Vermont’s Congressional Delegation Presses FTC To Use Its New Mandate To Police Oil Price Gouging

WASHINGTON (Wednesday, April 30) – The Vermont Congressional Delegation – U.S. Sen. Patrick Leahy (D-Vt.), U.S. Sen. Bernie Sanders (I-Vt.), and U.S. Rep. Peter Welch (D-Vt.) – Wednesday asked the Federal Trade Commission to use new authority Congress has given the agency to protect consumers from price gouging as gasoline prices continue to escalate.

Leahy, Sanders and Welch cite a new mandate to protect consumers from oil price manipulation, added by Congress in an energy policy bill enacted last December.  The new regulatory tools also include the ability to levy penalties against price manipulators.  FTC officials have not yet invoked the new law, nor have they signaled how, if at all, they intend to use it to protect consumers.  

Below you will find the text of the Vermont Congressional Delegation’s letter to FTC Chairman Kovacic:  

April 30, 2008

The Honorable William E. Kovacic

Federal Trade Commission

600 Pennsylvania Avenue, NW

Washington, DC 20580

Dear Chairman Kovacic:

During these troubling economic times, we are greatly concerned that Vermonters face record gasoline and home heating prices as the nation's largest oil companies report record profits.  Congress tasked the Federal Trade Commission (FTC) with the responsibility to prevent unfair methods of competition, and Congress periodically updates the tools at the FTC’s disposal, as necessary, to protect the American consumer.  Last December, for instance, Congress passed theEnergy Independence and Security Act, which gave the FTC additional authority to protect consumers from skyrocketing energy costs by cracking down on market manipulation.   

Recent price volatility and investor speculation in the oil market require the diligent oversight for which Congress called, especially given that regular unleaded gasoline in Vermont reached its highest record level ever last weekend.  The Energy Independence Act directs the FTC to ensure that the U.S. petroleum market is free from price or supply manipulation and to levy tough penalties against those who might seek to profit from such illegal activities.  It also authorizes the FTC to prescribe rules related to the purchase or sale of crude oil gasoline “as necessary or appropriate in the public interest for the protection of United States citizens.”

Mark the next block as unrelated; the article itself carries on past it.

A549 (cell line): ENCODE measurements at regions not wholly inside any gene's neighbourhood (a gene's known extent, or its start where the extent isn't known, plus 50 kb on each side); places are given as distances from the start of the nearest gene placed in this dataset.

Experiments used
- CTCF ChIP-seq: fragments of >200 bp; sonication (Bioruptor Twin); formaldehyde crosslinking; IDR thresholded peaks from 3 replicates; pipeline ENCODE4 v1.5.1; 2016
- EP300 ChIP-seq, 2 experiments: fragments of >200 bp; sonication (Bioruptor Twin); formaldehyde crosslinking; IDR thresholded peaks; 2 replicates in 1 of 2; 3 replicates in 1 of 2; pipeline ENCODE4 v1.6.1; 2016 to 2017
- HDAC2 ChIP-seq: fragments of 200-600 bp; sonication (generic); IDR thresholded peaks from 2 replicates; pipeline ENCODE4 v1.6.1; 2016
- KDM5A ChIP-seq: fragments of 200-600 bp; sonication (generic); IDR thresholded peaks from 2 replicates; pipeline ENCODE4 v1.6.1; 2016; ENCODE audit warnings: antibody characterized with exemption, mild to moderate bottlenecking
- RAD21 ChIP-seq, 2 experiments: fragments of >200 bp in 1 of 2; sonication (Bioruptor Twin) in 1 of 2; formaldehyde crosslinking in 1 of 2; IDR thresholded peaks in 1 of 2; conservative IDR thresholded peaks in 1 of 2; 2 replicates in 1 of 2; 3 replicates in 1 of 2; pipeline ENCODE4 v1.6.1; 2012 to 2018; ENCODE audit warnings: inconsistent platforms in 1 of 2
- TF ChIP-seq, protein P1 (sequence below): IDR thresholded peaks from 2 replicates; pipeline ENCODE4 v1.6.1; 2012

Clearly, the skyrocketing price of crude oil, whether the result of anticompetitive limits on supply, commodity market manipulation, or other causes, is harming Vermonters and American consumers across the country.  We write to ask what steps the FTC has taken pursuant to this new statutory authority to protect Americans.  Has the FTC referred any possible criminal conduct to the Department of Justice?  If the authority Congress gave the FTC was, in your view, insufficient to limit market manipulation, what authority does the FTC need from Congress? 

The American economy is suffering from gas prices that have more than doubled since President Bush took office.  Congress has authorized the FTC to take action.  The FTC must not delay as Vermont families and businesses continue to struggle to deal with record gas and home heating oil prices.



PATRICK LEAHY                  BERNARD SANDERS                        PETER WELCH

United States Senator               United States Senator                           United States Representative


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